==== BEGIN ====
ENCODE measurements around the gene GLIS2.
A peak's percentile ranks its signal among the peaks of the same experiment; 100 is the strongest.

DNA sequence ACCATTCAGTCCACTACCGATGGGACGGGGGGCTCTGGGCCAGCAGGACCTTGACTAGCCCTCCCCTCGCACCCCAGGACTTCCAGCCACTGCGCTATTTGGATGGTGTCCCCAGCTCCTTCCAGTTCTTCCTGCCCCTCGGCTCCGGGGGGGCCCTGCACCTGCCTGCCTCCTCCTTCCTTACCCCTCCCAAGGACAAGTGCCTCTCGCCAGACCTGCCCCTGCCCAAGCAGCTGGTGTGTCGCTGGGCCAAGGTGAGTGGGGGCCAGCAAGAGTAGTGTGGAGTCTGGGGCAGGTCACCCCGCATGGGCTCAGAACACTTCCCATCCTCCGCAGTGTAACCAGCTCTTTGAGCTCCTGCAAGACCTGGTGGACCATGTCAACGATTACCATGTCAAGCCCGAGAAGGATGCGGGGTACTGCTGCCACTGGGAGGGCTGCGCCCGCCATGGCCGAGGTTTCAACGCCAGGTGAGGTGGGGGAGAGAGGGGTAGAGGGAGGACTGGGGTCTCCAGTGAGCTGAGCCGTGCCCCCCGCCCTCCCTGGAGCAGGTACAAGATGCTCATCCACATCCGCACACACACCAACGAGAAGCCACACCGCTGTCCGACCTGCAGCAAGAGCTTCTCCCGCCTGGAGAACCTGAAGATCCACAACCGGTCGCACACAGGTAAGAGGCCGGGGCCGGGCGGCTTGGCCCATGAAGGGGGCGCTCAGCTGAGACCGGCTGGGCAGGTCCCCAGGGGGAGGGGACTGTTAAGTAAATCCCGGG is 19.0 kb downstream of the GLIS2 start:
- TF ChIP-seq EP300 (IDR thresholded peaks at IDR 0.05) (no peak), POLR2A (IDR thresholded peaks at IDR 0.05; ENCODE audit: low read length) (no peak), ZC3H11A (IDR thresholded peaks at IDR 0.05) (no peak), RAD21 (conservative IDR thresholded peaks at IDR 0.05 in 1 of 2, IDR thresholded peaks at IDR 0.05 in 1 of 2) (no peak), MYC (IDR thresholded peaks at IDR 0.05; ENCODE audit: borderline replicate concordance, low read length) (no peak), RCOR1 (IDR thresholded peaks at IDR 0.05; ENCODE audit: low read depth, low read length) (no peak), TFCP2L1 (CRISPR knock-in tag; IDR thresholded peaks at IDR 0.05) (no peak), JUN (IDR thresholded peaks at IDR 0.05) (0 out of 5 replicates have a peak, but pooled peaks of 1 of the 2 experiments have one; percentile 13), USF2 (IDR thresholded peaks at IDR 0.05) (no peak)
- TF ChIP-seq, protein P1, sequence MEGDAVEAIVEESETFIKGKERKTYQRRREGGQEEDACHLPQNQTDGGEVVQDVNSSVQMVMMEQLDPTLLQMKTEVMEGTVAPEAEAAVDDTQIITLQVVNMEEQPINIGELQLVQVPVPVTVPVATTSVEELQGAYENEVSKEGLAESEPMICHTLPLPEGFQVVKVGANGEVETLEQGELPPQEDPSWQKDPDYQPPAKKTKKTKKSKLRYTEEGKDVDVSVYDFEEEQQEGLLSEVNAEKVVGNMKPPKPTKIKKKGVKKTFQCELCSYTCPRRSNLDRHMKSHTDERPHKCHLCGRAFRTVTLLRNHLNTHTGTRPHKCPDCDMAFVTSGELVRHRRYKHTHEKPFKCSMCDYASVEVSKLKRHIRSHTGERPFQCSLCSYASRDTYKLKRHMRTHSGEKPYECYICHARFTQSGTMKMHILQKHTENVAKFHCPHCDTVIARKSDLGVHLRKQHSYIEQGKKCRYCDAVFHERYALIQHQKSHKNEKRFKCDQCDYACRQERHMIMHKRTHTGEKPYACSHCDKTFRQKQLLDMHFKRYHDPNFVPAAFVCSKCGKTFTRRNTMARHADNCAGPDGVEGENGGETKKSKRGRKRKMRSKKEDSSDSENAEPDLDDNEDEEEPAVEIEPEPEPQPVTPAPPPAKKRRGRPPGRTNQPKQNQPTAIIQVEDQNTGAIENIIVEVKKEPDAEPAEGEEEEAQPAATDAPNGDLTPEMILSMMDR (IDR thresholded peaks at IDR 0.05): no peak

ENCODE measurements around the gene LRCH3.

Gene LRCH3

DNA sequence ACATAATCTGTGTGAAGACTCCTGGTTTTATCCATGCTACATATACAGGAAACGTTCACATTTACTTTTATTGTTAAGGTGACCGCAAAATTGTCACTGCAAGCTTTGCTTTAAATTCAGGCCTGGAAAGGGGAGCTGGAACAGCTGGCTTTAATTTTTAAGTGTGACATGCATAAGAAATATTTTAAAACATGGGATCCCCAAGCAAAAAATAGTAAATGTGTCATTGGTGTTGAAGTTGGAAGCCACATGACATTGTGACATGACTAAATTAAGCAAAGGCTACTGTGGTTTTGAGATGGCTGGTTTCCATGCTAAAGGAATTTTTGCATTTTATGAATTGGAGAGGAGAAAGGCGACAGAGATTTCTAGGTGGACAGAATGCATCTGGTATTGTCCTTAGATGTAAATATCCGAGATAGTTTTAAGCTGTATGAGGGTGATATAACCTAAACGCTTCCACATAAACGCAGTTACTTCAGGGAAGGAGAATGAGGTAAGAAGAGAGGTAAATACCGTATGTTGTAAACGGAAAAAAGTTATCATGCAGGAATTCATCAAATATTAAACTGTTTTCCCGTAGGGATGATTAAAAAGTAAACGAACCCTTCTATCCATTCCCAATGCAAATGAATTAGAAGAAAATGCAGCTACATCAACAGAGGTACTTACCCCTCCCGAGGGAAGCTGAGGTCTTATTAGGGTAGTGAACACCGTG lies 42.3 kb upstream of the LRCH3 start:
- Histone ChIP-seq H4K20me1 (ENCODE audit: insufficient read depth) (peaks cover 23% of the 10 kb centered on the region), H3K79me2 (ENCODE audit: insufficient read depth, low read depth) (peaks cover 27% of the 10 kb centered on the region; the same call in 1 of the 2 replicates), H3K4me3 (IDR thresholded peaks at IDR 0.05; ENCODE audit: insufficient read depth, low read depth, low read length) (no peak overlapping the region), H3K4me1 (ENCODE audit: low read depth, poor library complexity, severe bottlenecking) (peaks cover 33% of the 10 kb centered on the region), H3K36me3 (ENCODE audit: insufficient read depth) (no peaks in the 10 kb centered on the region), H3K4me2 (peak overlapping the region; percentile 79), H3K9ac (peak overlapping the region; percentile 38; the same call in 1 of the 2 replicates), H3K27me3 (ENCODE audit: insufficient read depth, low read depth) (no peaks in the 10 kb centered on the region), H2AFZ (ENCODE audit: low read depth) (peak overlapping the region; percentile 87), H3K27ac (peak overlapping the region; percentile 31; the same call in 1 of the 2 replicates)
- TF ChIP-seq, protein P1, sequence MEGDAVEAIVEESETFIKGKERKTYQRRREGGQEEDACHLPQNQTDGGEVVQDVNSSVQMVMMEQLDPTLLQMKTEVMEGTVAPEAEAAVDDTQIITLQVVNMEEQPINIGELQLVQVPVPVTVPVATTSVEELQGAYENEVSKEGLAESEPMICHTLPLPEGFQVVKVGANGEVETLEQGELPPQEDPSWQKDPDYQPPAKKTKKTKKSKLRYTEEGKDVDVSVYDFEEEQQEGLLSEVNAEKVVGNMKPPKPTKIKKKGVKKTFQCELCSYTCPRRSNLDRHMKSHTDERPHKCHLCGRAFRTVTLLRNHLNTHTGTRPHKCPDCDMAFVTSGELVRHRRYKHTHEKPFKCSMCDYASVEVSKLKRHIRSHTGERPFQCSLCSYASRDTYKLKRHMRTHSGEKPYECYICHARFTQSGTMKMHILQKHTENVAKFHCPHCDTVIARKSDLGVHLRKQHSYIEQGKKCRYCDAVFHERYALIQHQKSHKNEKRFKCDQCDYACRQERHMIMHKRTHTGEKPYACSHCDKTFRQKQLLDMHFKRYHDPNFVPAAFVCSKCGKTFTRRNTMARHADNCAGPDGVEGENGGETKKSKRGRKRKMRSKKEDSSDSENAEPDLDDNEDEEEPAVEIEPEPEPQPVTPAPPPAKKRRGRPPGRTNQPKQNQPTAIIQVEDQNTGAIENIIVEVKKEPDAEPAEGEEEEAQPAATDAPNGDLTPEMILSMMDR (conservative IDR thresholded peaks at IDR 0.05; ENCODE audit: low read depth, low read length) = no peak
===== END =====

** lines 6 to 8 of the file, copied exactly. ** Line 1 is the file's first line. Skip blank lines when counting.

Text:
ENCODE measurements around the gene LRCH3.

Gene LRCH3

DNA sequence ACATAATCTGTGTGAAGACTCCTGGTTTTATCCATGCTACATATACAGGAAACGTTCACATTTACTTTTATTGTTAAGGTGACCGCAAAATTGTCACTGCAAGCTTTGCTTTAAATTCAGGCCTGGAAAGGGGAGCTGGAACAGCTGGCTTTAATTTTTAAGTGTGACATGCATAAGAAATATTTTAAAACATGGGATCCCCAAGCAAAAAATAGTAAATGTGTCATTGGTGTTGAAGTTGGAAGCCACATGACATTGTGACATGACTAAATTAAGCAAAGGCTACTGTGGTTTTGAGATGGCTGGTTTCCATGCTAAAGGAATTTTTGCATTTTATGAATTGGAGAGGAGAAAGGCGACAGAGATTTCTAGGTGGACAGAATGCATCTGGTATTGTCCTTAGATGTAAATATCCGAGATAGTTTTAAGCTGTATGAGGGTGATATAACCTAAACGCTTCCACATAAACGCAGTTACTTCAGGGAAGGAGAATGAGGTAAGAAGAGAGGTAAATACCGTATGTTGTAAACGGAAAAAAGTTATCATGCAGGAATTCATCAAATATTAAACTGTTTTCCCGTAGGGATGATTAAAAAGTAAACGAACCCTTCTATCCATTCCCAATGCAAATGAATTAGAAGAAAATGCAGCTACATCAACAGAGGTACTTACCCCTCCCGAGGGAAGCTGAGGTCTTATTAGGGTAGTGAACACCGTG lies 42.3 kb upstream of the LRCH3 start: